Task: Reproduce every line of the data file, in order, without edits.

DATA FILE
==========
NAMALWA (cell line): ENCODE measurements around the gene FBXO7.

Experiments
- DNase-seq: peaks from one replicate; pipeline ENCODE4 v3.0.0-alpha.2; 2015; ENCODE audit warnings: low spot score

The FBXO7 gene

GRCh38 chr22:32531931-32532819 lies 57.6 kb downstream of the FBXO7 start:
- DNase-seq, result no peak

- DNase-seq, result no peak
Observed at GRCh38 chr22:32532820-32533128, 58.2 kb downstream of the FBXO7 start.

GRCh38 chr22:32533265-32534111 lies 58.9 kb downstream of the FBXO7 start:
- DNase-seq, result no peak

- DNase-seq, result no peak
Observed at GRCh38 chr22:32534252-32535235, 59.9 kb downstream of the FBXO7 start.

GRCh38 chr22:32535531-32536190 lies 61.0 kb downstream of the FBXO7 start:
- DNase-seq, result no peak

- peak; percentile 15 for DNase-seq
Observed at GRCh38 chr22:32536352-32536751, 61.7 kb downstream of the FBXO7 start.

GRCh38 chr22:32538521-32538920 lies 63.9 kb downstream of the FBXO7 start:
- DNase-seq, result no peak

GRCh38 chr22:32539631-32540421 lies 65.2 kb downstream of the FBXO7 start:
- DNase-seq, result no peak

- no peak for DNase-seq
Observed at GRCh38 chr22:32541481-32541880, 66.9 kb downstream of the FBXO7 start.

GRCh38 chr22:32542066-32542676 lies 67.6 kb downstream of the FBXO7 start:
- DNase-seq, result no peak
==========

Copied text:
NAMALWA (cell line): ENCODE measurements around the gene FBXO7.

Experiments
- DNase-seq: peaks from one replicate; pipeline ENCODE4 v3.0.0-alpha.2; 2015; ENCODE audit warnings: low spot score

The FBXO7 gene

GRCh38 chr22:32531931-32532819 lies 57.6 kb downstream of the FBXO7 start:
- DNase-seq, result no peak

- DNase-seq, result no peak
Observed at GRCh38 chr22:32532820-32533128, 58.2 kb downstream of the FBXO7 start.

GRCh38 chr22:32533265-32534111 lies 58.9 kb downstream of the FBXO7 start:
- DNase-seq, result no peak

- DNase-seq, result no peak
Observed at GRCh38 chr22:32534252-32535235, 59.9 kb downstream of the FBXO7 start.

GRCh38 chr22:32535531-32536190 lies 61.0 kb downstream of the FBXO7 start:
- DNase-seq, result no peak

- peak; percentile 15 for DNase-seq
Observed at GRCh38 chr22:32536352-32536751, 61.7 kb downstream of the FBXO7 start.

GRCh38 chr22:32538521-32538920 lies 63.9 kb downstream of the FBXO7 start:
- DNase-seq, result no peak

GRCh38 chr22:32539631-32540421 lies 65.2 kb downstream of the FBXO7 start:
- DNase-seq, result no peak

- no peak for DNase-seq
Observed at GRCh38 chr22:32541481-32541880, 66.9 kb downstream of the FBXO7 start.

GRCh38 chr22:32542066-32542676 lies 67.6 kb downstream of the FBXO7 start:
- DNase-seq, result no peak